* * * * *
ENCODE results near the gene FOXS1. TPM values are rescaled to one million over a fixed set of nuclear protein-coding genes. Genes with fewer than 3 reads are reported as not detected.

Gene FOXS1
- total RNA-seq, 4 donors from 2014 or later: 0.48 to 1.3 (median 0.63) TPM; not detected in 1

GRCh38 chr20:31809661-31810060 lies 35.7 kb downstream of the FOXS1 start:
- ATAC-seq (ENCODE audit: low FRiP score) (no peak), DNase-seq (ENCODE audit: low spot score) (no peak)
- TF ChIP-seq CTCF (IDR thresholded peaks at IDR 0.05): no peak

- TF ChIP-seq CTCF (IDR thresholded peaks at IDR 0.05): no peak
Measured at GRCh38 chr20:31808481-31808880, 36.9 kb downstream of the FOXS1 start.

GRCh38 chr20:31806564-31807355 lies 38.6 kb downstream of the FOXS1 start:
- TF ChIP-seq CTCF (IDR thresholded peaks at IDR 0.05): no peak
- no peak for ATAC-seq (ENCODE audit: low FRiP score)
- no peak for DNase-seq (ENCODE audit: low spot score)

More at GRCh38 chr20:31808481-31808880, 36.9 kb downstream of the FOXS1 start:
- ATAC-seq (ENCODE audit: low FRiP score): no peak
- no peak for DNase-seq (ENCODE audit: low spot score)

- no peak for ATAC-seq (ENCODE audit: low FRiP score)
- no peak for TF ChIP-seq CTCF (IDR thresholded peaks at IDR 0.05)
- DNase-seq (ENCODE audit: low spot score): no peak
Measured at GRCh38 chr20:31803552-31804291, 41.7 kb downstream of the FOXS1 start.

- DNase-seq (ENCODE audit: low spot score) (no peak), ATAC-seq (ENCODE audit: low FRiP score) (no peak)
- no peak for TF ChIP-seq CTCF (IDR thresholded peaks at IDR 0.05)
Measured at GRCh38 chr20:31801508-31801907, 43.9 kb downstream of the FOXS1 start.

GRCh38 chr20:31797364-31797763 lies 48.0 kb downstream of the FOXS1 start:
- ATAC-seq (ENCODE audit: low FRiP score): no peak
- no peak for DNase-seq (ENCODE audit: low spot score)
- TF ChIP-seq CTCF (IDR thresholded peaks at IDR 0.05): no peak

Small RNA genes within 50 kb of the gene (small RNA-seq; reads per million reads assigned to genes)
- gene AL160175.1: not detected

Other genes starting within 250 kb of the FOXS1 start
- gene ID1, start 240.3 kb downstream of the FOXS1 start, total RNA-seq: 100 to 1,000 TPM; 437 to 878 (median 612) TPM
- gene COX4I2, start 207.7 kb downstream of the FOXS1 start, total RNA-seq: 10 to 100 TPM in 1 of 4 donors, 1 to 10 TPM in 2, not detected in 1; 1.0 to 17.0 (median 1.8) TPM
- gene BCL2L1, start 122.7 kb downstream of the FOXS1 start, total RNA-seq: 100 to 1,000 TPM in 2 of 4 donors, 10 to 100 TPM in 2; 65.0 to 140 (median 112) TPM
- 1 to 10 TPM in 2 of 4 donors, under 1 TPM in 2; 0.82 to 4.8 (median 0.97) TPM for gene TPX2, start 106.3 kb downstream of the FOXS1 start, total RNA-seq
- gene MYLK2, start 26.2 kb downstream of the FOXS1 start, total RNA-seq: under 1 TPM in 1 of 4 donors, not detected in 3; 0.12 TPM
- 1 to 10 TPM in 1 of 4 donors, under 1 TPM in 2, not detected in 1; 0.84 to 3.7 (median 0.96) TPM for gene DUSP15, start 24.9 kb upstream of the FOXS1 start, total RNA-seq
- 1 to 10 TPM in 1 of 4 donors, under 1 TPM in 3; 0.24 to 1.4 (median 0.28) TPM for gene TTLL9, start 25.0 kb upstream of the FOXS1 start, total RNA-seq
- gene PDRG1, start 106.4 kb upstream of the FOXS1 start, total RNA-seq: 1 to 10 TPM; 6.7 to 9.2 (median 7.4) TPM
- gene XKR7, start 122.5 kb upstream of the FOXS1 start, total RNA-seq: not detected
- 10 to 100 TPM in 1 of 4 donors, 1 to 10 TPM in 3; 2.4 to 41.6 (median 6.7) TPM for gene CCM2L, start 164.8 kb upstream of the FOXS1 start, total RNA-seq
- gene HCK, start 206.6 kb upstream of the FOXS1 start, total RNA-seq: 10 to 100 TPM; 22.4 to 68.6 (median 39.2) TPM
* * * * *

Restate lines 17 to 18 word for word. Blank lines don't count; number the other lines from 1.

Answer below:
- no peak for TF ChIP-seq CTCF (IDR thresholded peaks at IDR 0.05)
- DNase-seq (ENCODE audit: low spot score): no peak